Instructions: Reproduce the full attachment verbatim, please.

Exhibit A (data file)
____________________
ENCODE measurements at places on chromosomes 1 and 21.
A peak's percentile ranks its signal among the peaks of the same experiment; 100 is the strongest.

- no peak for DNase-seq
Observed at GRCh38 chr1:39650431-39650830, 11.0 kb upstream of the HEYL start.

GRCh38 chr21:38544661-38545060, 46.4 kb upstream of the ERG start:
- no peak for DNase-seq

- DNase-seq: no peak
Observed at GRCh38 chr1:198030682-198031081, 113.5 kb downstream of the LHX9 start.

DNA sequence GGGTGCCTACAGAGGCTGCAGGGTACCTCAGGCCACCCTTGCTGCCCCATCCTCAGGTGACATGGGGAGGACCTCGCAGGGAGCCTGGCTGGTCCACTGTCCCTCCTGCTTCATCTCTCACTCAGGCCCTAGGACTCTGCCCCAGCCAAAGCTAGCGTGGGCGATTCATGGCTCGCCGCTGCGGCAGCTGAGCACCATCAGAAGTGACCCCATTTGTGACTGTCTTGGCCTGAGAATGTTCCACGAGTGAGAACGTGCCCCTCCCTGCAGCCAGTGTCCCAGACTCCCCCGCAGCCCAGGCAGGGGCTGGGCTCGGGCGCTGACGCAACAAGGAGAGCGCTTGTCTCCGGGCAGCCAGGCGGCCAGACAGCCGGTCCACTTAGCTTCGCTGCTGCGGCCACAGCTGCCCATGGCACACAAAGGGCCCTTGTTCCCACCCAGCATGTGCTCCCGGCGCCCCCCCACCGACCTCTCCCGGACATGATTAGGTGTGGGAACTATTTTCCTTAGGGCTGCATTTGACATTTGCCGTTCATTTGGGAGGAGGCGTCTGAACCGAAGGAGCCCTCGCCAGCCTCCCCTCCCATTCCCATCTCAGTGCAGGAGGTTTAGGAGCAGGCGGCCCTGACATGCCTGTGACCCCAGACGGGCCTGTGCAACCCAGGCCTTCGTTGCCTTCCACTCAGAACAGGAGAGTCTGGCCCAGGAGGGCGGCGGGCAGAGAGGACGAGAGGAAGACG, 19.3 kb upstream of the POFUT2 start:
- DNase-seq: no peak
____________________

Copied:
ENCODE measurements at places on chromosomes 1 and 21.
A peak's percentile ranks its signal among the peaks of the same experiment; 100 is the strongest.

- no peak for DNase-seq
Observed at GRCh38 chr1:39650431-39650830, 11.0 kb upstream of the HEYL start.

GRCh38 chr21:38544661-38545060, 46.4 kb upstream of the ERG start:
- no peak for DNase-seq

- DNase-seq: no peak
Observed at GRCh38 chr1:198030682-198031081, 113.5 kb downstream of the LHX9 start.

DNA sequence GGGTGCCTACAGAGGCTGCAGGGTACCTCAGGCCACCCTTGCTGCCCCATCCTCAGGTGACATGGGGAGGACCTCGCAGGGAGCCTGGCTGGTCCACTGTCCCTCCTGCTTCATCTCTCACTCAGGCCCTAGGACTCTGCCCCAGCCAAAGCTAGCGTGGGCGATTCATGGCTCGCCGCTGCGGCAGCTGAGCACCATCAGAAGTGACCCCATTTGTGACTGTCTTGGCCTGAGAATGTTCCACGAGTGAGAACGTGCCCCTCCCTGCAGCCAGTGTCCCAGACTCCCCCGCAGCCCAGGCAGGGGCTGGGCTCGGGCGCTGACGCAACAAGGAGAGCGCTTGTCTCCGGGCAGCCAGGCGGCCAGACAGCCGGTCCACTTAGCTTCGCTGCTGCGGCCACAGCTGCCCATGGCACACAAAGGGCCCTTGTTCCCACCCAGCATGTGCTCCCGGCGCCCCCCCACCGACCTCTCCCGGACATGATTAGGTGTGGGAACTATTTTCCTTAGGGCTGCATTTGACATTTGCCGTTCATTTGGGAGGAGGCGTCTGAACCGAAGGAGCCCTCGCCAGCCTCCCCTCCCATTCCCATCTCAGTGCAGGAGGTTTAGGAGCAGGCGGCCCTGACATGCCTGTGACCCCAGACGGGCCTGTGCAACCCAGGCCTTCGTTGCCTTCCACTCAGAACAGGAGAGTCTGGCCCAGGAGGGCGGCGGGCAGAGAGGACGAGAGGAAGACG, 19.3 kb upstream of the POFUT2 start:
- DNase-seq: no peak